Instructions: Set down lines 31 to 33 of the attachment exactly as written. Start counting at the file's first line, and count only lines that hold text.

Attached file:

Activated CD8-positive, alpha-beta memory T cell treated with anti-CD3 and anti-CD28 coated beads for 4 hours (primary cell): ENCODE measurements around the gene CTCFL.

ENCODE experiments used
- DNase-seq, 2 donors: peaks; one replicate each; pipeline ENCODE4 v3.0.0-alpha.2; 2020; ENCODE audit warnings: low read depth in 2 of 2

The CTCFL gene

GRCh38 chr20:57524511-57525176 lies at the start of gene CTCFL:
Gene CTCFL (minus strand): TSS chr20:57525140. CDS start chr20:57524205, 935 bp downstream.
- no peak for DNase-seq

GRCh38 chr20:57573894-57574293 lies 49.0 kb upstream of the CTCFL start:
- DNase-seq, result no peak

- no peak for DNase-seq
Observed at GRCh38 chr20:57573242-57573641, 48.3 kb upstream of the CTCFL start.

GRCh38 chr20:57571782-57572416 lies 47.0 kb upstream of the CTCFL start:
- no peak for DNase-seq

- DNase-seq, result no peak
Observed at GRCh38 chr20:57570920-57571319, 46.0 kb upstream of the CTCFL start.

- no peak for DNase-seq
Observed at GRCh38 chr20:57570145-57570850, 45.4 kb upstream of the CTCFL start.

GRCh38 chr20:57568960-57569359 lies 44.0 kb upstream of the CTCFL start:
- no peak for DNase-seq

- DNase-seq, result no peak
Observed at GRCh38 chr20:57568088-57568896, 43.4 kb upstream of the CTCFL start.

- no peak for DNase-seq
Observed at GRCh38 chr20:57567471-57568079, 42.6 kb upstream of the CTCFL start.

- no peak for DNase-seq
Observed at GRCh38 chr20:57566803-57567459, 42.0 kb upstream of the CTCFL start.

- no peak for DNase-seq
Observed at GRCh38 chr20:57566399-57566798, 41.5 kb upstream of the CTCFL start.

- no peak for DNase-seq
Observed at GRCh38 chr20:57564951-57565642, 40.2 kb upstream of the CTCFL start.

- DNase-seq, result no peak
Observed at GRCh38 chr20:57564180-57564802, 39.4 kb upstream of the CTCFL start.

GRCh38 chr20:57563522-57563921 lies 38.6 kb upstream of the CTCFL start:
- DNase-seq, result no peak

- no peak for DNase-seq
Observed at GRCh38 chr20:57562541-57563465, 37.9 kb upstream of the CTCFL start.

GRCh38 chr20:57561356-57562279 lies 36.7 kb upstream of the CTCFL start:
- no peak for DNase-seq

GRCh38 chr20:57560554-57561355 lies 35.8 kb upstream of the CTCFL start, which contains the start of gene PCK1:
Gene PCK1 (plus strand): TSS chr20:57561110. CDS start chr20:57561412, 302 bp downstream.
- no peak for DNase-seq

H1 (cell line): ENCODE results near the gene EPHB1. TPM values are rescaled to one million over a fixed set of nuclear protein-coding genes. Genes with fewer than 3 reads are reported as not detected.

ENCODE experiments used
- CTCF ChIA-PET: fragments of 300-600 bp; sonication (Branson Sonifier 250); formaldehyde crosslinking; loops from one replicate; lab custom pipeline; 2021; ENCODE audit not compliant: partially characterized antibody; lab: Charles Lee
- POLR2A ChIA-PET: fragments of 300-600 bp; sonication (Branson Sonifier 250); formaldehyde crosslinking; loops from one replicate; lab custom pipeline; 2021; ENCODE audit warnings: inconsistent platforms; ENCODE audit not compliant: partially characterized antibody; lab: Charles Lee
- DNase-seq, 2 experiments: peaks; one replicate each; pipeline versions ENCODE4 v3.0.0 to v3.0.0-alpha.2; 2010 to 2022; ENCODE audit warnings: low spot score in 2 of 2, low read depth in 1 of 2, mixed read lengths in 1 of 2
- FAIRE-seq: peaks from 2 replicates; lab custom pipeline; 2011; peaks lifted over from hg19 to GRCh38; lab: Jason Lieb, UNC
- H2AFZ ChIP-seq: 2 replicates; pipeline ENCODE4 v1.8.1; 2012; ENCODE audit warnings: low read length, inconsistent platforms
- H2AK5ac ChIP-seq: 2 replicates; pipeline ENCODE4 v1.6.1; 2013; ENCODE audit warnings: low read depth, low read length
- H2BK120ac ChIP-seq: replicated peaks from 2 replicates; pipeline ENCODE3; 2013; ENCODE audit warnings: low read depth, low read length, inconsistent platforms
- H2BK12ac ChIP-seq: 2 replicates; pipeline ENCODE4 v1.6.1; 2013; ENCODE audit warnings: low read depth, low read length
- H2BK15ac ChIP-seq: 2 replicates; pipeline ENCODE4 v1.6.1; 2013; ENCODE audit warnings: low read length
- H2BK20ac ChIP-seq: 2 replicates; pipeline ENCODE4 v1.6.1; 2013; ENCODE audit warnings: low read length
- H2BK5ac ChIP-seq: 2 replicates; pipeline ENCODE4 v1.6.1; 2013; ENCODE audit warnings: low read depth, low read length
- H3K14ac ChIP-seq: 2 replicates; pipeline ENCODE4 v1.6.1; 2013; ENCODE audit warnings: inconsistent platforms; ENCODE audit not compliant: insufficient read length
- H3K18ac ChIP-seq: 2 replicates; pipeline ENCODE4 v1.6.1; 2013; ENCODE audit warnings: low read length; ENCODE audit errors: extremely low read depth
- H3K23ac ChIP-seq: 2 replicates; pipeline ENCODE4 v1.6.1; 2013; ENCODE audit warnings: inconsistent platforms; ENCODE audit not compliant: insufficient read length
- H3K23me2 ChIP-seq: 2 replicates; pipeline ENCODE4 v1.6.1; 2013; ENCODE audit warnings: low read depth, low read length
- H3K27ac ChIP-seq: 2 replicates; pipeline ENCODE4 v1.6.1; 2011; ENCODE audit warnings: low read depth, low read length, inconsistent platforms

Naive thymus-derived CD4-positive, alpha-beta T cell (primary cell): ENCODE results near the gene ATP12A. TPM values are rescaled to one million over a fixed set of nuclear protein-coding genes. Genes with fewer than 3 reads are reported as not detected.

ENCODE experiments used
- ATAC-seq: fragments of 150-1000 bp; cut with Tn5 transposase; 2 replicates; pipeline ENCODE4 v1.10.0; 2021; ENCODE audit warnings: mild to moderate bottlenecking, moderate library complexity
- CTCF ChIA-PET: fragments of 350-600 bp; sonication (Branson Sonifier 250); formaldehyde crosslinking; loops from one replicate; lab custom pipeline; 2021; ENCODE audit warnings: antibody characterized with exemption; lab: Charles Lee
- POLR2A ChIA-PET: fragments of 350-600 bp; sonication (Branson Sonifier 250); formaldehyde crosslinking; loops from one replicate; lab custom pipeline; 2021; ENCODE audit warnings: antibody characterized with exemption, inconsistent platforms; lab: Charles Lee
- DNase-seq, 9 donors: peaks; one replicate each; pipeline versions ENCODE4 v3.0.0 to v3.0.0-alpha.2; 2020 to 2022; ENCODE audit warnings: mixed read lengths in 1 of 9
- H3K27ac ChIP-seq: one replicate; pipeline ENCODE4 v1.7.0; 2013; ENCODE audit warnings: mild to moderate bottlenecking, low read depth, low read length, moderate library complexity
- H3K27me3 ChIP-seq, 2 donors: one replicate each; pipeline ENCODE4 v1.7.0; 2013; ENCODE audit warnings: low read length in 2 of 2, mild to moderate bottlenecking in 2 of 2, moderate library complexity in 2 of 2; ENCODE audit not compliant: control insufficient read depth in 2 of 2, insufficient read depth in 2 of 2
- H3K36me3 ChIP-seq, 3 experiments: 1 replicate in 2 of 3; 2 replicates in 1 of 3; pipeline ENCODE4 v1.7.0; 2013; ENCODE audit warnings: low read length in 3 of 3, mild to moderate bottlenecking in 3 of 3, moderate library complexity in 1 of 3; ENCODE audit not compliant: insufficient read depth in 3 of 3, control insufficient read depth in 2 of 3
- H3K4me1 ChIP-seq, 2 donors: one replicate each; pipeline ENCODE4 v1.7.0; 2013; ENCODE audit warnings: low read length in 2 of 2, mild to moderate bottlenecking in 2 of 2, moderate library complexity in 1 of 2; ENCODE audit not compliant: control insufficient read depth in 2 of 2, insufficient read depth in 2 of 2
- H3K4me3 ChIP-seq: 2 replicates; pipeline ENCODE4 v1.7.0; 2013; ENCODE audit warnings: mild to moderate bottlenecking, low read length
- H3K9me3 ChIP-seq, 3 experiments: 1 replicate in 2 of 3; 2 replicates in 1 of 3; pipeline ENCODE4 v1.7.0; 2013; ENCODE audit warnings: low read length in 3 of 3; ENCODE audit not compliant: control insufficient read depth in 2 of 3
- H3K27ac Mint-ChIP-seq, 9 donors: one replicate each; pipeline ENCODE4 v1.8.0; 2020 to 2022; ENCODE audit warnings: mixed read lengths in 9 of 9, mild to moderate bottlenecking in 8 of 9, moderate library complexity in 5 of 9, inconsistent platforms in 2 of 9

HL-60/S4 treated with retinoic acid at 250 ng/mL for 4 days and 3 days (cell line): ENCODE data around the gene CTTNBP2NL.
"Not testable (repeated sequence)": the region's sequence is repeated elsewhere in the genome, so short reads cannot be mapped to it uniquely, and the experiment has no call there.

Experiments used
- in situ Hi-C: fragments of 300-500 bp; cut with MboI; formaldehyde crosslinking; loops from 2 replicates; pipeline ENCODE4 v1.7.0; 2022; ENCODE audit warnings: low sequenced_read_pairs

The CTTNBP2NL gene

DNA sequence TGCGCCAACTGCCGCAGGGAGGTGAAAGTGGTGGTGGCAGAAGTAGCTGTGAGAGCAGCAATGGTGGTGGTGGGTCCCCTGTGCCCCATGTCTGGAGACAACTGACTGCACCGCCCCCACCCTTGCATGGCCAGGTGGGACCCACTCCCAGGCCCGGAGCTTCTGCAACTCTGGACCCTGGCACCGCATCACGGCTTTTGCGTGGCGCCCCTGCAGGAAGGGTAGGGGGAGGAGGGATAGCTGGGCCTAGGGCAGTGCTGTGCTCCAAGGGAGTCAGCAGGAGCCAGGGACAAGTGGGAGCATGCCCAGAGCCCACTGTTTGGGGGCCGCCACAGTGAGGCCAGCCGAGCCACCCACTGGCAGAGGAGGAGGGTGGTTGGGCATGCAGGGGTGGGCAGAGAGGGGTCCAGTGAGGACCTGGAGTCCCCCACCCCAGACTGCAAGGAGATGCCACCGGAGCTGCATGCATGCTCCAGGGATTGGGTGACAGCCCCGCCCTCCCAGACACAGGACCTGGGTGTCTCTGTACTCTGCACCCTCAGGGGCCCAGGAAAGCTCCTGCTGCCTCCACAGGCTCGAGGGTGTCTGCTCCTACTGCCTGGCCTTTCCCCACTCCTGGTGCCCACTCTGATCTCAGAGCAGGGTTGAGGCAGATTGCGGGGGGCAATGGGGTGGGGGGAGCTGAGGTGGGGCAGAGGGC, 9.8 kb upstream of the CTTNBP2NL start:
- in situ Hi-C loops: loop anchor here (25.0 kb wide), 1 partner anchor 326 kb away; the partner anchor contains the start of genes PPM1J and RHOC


Observed at GRCh38 chr20:57564180-57564802, 39.4 kb upstream of the CTCFL start.

GRCh38 chr20:57563522-57563921 lies 38.6 kb upstream of the CTCFL start:
- DNase-seq, result no peak